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Wildscreen expands to China

The Wildscreen Festival, the Bristol, UK-based event that celebrates wildlife and environmental film and TV, is expanding to China. The first Wildscreen China event took place Oct. 28-30 in Beijing, featuring public ...
October 28, 2016

The Wildscreen Festival, the Bristol, UK-based event that celebrates wildlife and environmental film and TV, is expanding to China.

The first Wildscreen China event took place Oct. 28-30 in Beijing, featuring public screenings of over 15 Wildscreen Panda Award-winning and nominated productions. Wildscreen’s Panda Awards, which are given out biennially to honor outstanding achievement in the craft of natural world filmmaking and storytelling, have come to be known as the “Green Oscars.”

Films screened at Wildscreen China include Oxford Scientific Films’ Animal Odd CouplesHebrides: Islands on the Edge, produced by Maramedia with Otter Films, and Icon Films’ River Monsters – Demon Fish. 

An “Interactive Nature Zone” designed to engage audiences with the natural world using all five senses helped to support the screening program in Beijing. It included: talks and photography exhibitions featuring Chinese wildlife filmmakers and photographers such as Dong Lei, Huang Yifeng and Wu Lixin; short films provided by conservation organizations such as WildAid, WWF, IFAW and Conservation International; VR experiences; projections; nature listening stations; and educational and craft activities for children.

According to Lucie Muir, CEO of Wildscreen (pictured), the charity behind the Wildscreen Festival, Wildscreen China affords the organization the opportunity to help increase the visibility of natural history films and TV programming in the country, and engage vast audiences who can make a real difference in some of the world’s most important conservation areas.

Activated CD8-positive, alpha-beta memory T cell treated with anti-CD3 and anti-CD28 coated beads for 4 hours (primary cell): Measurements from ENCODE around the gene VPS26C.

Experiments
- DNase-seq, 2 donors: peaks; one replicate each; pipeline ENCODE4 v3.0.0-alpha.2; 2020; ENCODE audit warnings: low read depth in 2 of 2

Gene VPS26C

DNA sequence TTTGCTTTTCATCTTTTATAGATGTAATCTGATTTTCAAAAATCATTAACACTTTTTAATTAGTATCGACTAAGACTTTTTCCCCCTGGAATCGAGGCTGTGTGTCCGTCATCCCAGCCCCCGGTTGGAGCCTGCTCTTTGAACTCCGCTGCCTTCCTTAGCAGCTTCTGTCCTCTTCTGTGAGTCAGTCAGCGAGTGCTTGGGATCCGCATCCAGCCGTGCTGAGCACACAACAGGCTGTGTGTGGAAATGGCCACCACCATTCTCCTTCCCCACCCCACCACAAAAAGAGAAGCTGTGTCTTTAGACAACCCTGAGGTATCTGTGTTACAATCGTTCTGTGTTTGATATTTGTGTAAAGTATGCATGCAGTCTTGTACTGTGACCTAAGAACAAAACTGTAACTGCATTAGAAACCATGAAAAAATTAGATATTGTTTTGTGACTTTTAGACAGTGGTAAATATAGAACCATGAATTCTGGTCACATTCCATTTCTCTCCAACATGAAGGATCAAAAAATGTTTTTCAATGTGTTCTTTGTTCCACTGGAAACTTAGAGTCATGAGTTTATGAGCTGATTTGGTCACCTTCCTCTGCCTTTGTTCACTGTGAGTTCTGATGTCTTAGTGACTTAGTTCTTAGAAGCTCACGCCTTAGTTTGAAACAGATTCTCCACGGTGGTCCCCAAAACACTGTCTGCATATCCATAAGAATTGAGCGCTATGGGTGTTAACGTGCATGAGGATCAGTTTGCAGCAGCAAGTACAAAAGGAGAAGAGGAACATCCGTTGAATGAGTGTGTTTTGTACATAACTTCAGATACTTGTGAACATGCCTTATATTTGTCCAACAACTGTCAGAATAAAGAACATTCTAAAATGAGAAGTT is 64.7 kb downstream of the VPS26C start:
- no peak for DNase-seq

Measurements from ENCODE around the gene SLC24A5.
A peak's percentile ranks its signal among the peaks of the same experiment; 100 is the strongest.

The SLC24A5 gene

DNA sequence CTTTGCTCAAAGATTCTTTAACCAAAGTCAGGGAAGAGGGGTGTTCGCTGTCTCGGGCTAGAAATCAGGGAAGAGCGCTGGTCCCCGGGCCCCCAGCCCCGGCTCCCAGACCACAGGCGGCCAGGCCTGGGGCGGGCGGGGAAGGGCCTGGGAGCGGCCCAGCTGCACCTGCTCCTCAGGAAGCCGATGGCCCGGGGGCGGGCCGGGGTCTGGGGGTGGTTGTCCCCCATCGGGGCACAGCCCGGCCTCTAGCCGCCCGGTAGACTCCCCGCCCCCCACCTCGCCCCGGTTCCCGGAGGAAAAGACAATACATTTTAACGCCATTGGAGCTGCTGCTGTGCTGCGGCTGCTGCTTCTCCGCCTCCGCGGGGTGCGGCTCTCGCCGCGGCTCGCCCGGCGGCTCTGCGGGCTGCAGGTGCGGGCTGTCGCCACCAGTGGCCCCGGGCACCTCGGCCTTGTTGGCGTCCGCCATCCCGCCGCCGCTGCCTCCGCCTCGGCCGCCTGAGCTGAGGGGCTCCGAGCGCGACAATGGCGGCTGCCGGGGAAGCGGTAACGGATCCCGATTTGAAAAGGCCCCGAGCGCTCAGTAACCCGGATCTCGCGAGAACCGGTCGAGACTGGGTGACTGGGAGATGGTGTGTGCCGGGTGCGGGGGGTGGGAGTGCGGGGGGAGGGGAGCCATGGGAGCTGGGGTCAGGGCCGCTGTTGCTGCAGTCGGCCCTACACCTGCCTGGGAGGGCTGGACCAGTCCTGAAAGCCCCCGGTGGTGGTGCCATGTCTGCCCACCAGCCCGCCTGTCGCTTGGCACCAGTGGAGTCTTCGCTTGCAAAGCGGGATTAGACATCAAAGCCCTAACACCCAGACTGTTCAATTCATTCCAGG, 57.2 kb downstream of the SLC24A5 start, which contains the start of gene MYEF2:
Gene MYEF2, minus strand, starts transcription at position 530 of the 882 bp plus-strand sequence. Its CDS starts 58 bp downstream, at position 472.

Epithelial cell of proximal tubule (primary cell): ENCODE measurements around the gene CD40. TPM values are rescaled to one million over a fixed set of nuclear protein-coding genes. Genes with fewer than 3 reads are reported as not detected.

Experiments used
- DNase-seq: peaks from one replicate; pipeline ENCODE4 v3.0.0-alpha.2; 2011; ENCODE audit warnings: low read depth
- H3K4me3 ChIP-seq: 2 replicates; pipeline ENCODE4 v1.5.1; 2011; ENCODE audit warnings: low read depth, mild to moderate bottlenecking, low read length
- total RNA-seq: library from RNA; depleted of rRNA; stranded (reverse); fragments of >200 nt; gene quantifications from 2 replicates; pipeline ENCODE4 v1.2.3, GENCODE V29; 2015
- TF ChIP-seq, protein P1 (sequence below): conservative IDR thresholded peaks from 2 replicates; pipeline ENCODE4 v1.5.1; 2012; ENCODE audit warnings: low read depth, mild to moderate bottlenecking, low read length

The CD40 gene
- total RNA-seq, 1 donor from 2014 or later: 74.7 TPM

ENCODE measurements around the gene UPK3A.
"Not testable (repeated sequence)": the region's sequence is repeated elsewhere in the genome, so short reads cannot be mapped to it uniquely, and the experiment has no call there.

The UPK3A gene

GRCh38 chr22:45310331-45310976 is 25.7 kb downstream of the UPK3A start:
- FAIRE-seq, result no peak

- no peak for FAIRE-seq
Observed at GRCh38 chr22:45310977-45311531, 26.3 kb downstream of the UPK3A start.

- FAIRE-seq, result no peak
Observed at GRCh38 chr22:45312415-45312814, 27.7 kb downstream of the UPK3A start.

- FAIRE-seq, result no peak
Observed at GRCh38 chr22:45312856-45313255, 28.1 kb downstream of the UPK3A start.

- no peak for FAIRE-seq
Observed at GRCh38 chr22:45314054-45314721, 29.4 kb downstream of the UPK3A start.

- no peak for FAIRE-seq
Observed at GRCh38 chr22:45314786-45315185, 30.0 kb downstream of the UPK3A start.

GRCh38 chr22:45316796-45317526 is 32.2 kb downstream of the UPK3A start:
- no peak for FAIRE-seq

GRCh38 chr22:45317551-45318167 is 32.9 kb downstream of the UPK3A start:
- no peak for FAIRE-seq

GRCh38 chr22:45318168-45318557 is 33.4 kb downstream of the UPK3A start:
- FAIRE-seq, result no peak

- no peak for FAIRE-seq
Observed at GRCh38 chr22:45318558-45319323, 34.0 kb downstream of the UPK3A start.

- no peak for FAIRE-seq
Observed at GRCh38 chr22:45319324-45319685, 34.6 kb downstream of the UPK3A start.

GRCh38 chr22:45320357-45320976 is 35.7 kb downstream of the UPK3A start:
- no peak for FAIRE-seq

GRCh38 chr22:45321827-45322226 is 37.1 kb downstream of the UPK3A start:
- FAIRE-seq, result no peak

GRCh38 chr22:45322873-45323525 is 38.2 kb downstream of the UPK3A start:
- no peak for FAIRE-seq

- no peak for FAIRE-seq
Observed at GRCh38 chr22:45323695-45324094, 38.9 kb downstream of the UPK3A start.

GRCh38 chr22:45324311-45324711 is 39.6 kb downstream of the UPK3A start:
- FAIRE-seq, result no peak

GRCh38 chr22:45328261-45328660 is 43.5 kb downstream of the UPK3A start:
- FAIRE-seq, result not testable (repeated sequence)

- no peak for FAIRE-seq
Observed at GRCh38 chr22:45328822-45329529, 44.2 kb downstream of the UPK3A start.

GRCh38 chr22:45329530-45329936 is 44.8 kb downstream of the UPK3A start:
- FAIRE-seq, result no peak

“This year the festival in China is very much targeted at a public audience and giving them the opportunity to see some of the amazing natural history content Wildscreen’s community has created over the past few years,” Muir told realscreen. “Looking to the future, our ambition is to not only deliver public screenings but to also nurture natural world storytelling within China through a series of industry-led events.”

Wildscreen China was delivered in partnership with Earthland and one of China’s pioneering wildlife photographers and founder of Wild China Film, Xi Zhinong. It was also supported by the British Embassy, WildAid and WWF China.

 

About The Author
Barry Walsh is editor and content director for realscreen, and has served as editor of the publication since 2009. With a career in entertainment media that spans two decades, prior to realscreen, he held the associate editor post for now defunct sister publication Boards, which focused on the advertising and commercial production industries. Before Boards, he served as editor of Canadian Music Network, a weekly music industry trade, and as music editor for HMV.com. As content director, he also oversees the development of content for the brand's market-leading events, the Realscreen Summit and Realscreen West, as well as new content initiatives.

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